Gun-related homicide among young men rose sharply in the United States in recent years even though the nation's overall homicide rate remained flat, according to a study by researchers at the Johns Hopkins Bloomberg School of Public Health. Between 1999 and 2005, homicide involving firearms increased 31 percent among black men ages 25 to 44 and 12 percent among white men of the same age. The study is published in Online First edition of the Journal of Urban Health.
"The recent flatness of the U.S. homicide rate obscures the large increases in firearm death among males ages 25-44, especially black males," said Susan Baker, MPH, co-author of the study and a professor with the Bloomberg School's Center for Injury Research and Policy.
For the study, Baker and her colleagues Daniel Webster and Gouqing Hu, the study's lead author, analyzed data from WISQARS™ (Web-based Injury Statistics Query and Reporting System), which includes information on injury-related deaths and mortality rates per 100,000 population from 1981-2005. Mortality data by urbanization level was obtained through the Wonder System at the Centers for Disease Control and Prevention.
According to the study, the overall homicide rate remained between 6.0 and 6.1 deaths per 100,000 from 1999 to 2005, except for an increase in 2001 attributed to the terrorist attacks of September 11. The researchers found significant increases in the rate of firearm homicide for white males ages 25 to 34 and for black males ages 25 to 44.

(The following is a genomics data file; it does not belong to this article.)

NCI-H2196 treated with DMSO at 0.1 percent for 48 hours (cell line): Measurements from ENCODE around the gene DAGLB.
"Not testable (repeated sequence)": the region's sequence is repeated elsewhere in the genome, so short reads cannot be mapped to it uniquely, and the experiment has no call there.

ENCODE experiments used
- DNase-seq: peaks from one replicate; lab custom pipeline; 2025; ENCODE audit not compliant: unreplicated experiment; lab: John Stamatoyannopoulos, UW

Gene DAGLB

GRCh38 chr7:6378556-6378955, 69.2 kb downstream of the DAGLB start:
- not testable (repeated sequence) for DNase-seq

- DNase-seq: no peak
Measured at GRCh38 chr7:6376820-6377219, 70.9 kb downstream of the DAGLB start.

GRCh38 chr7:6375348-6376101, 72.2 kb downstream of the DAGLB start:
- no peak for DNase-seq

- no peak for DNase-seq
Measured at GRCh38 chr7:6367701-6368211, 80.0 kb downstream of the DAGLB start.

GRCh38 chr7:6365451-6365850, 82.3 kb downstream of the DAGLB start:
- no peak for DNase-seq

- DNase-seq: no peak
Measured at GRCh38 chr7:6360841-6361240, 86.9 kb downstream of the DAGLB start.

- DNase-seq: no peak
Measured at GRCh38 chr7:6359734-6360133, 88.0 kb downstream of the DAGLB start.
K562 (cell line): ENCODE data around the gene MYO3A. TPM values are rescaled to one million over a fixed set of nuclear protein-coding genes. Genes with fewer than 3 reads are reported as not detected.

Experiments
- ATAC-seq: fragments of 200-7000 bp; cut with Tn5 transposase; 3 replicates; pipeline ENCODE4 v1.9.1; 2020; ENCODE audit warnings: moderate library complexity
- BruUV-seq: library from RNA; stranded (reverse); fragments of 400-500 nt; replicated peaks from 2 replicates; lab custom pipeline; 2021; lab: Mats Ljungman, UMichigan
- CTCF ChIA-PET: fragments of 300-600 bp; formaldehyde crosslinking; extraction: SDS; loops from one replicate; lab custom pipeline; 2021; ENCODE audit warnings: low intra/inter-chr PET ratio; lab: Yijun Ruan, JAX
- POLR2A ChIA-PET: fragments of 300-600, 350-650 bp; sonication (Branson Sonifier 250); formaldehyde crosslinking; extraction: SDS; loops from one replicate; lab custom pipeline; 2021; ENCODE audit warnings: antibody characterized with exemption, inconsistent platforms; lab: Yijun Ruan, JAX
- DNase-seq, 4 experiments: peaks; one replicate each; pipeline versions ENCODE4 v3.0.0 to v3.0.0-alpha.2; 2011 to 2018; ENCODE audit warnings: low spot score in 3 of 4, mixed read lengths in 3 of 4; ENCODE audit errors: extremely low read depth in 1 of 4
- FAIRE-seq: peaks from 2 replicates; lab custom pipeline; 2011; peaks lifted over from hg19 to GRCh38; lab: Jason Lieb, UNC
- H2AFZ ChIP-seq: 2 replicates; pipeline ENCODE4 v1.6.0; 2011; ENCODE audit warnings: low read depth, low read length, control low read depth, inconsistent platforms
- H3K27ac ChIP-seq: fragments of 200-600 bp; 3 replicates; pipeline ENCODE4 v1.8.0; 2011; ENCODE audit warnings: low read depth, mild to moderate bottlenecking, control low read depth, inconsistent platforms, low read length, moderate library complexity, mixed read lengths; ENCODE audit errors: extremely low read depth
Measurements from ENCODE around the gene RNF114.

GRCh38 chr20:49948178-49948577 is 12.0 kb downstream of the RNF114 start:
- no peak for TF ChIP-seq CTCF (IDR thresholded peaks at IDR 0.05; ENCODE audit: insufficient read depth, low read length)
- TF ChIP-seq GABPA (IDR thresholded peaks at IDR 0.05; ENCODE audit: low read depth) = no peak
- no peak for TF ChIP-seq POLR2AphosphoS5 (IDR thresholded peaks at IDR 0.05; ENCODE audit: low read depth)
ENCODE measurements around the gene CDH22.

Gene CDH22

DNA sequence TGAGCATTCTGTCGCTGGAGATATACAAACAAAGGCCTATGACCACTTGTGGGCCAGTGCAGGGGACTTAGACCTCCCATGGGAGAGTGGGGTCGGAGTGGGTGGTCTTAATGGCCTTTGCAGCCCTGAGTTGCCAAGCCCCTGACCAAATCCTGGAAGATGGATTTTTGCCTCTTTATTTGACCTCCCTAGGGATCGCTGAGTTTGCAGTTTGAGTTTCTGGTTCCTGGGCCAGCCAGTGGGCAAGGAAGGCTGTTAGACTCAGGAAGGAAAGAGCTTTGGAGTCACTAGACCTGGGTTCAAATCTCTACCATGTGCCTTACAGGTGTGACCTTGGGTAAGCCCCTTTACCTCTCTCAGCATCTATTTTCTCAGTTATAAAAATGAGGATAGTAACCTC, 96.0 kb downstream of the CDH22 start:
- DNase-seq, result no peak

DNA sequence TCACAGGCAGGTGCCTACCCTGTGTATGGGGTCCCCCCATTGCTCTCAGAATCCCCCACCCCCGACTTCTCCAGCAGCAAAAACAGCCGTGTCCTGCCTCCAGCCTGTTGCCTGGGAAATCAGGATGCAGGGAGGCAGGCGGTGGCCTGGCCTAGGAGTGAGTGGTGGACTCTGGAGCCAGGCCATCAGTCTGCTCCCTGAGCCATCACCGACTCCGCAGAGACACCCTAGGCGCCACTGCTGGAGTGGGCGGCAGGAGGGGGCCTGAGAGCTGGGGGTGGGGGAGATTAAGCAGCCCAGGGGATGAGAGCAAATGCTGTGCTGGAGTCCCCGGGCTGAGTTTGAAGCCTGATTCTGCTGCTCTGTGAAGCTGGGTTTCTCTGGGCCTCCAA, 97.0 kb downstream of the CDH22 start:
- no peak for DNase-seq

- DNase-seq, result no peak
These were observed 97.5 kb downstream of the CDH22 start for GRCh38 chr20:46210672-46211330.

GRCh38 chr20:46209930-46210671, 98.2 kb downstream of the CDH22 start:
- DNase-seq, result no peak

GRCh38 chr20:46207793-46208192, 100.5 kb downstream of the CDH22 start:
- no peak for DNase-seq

The increase in firearm homicide for males age 25 to 44 was not distributed evenly throughout the country. The most significant increases occurred in Alabama, California, Michigan, Minnesota, Nebraska, Nevada, New Jersey, Ohio, Pennsylvania, Texas and Washington. The other states did not see significant change. Additionally, most of the increases occurred in and around large metropolitan areas.
"The increases in firearm homicide we measured were almost twice as high among blacks as among whites and they were mostly concentrated in central metropolitan and fringe metropolitan areas," said Webster, ScD, MPH, co-director of the Bloomberg School's Center for Gun Policy and Research. "Further research is needed to ascertain the causes for recent increases in firearm homicides involving men living in urban area. Factors that may be influencing the homicide trends we observed include the number of people returning from prison as well as conditions unique to the particular age cohorts. For many black males in their 30's who grew up in inner cities this could include early exposure to lead and unusually high rates of gun homicides surrounding them during their adolescence."
Source: Johns Hopkins University Bloomberg School of Public Health
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